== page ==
Rosh Hashana: Symbolism, Cake and Honeyed Things
Happy Rosh Hashana, everyone: it's Jewish New Year!
I'm so freaking lucky. Being half Chinese, Jewish and English. I get to celebrate three different New Years festivals.
We eat apples, pomegranates and honey during Jewish New Year. Why? Because the round apples symbolise the world, and honey is for wishing for a sweet new year.
As for pomegranates, they have lots of seeds in, right? Well, all of those seeds are for reminding us about the good things we've done in the year (a stark contrast to the up-and-coming festival of Yom Kippur, where we atone for every crappy thing we've done in the year).
One of the most well-known foods eaten during Rosh Hashana is honey cake. This year, after last year's disaster, I used a recipe for Devonshire Honey Cake on GoodFood.com to be on the safe side. I can't remember the last time I followed a recipe, but I decided to give this one a go and do it by the book. More or less. I did take the liberty of adding a teaspoon of vanilla and scaling the recipe up for a large bundt pan.
It was buttery, fluffy and almost butterscotchy (thanks to the honey and muscavado sugar being boiled before being added to the other ingredients). Two thumbs up!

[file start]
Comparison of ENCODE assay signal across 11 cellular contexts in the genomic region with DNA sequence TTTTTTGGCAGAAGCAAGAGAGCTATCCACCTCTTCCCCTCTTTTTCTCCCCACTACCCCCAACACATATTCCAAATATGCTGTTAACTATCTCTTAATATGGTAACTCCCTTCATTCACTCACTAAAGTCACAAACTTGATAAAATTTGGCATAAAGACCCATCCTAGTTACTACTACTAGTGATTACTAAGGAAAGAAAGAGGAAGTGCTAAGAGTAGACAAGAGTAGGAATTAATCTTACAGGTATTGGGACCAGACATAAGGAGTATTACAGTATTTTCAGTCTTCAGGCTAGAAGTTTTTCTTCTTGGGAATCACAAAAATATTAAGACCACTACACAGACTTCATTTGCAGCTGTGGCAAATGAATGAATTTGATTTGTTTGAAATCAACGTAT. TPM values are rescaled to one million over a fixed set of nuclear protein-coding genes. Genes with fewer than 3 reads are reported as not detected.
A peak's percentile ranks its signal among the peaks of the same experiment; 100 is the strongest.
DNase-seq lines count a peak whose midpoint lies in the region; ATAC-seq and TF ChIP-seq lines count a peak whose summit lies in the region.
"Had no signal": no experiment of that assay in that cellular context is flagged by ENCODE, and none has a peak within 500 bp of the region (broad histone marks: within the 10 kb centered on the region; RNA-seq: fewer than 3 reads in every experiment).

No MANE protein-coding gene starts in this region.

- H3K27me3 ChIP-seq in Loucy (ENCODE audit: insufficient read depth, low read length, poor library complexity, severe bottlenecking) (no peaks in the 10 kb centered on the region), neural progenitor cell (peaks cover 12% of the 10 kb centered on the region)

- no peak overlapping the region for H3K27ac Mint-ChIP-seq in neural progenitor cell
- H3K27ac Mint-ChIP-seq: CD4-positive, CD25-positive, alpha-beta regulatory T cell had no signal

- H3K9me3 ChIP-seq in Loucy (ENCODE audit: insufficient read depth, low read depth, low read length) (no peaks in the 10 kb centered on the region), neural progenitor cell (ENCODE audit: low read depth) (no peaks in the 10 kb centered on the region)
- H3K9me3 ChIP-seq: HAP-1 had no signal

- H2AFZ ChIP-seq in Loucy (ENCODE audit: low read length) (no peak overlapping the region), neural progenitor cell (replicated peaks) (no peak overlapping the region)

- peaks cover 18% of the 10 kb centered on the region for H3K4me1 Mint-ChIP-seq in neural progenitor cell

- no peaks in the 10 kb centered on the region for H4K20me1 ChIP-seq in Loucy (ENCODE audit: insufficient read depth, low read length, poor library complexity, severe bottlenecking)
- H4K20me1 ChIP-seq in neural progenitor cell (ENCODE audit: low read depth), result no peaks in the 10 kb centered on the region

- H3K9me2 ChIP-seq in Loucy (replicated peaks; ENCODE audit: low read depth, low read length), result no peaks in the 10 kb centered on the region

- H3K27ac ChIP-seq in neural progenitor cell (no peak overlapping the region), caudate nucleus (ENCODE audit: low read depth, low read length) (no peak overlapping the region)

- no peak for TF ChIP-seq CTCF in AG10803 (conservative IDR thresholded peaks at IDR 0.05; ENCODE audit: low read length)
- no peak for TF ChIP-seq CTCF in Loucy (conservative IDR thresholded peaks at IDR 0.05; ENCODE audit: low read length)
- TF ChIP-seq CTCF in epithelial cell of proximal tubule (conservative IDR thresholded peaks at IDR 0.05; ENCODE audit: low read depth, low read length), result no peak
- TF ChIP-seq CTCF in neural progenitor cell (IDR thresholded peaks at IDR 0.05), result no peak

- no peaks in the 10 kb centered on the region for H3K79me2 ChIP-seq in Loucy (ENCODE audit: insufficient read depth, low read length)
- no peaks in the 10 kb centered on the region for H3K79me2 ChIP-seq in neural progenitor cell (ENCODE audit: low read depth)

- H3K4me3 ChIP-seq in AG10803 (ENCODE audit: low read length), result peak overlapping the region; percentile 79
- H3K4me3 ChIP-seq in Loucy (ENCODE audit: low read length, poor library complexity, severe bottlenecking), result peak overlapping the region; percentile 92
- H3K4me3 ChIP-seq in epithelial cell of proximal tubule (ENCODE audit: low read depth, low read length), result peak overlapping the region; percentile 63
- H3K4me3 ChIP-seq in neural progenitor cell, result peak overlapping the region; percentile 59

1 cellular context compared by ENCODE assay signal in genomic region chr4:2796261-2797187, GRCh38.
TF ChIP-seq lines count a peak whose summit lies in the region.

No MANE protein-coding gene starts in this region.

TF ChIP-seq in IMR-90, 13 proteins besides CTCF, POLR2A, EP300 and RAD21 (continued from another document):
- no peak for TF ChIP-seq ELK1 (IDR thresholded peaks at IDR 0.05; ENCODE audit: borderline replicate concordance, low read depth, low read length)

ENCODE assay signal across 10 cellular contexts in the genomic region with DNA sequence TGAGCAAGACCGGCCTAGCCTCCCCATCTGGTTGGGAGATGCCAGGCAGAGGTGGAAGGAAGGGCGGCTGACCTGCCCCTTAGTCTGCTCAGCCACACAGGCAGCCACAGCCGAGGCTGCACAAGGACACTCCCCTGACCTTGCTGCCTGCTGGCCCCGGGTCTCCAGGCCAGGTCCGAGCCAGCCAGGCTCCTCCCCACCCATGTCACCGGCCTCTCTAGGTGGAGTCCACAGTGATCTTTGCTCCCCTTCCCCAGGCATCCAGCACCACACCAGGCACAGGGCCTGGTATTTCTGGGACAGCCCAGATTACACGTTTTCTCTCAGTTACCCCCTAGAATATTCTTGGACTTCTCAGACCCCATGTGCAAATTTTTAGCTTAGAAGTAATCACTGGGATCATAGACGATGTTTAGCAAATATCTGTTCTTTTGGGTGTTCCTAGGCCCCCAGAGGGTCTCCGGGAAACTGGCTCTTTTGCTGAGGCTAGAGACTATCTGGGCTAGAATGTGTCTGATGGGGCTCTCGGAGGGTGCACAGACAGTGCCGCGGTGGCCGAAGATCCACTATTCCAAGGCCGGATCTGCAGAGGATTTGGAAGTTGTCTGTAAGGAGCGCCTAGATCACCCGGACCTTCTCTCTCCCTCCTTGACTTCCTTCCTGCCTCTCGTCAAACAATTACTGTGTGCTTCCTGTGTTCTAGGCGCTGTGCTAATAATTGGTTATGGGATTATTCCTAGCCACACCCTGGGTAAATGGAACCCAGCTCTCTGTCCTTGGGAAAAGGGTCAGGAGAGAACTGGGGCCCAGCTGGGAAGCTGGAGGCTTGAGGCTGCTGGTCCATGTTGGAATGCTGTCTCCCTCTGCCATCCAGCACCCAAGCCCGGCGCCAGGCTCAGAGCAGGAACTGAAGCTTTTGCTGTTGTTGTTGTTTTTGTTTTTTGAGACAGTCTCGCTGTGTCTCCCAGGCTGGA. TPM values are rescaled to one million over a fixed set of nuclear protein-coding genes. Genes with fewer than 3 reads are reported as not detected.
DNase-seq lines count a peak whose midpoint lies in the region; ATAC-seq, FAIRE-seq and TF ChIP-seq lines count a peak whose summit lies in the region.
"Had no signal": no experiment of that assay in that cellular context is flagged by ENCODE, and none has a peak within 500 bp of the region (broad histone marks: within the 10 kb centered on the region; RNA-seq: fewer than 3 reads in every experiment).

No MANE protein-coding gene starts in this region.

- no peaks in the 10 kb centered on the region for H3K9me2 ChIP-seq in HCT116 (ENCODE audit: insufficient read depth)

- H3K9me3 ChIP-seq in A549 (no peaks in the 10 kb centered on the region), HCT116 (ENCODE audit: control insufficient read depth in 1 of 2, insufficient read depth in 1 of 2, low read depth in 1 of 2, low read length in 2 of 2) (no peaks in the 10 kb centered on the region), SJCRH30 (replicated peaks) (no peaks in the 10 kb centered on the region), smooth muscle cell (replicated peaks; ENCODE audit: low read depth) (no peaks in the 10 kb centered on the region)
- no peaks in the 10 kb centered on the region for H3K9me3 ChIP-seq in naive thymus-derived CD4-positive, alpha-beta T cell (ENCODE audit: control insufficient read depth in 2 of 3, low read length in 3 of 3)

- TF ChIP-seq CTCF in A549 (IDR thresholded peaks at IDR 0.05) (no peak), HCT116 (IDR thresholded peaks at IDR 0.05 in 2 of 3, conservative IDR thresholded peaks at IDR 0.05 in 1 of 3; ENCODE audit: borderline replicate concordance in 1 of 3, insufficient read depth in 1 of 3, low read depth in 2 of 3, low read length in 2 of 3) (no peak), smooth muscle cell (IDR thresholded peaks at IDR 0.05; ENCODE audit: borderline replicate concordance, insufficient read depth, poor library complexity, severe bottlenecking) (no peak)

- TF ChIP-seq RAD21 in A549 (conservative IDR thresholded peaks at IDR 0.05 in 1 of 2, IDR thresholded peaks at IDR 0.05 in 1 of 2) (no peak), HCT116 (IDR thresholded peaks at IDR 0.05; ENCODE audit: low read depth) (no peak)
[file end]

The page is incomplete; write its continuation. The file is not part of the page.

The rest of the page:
I did, of course, have a bit of an experiment with something else. I decided to make fig and goat's cheese tartlets with honey and balsamic vinegar. They turned out AWESOME. All you need is some pre-made ready rolled puff pastry, figs, soft round goat's cheese, a drizzle of honey and a drizzle of balsamic vinegar.
I drizzled a little extra honey just before serving too. Next time I'll take the time to make a balsamic vinegar reduction too, now that I know that this whole thing works. Oozing gooey creamy tangy cheese, sweet and juicy fruit with crunchy seeds, buttery flaky pastry... heaven. And so simple, too!
I also made a non-cheese one for mum, who's not so keen on goat's cheese:
Isn't it pretty?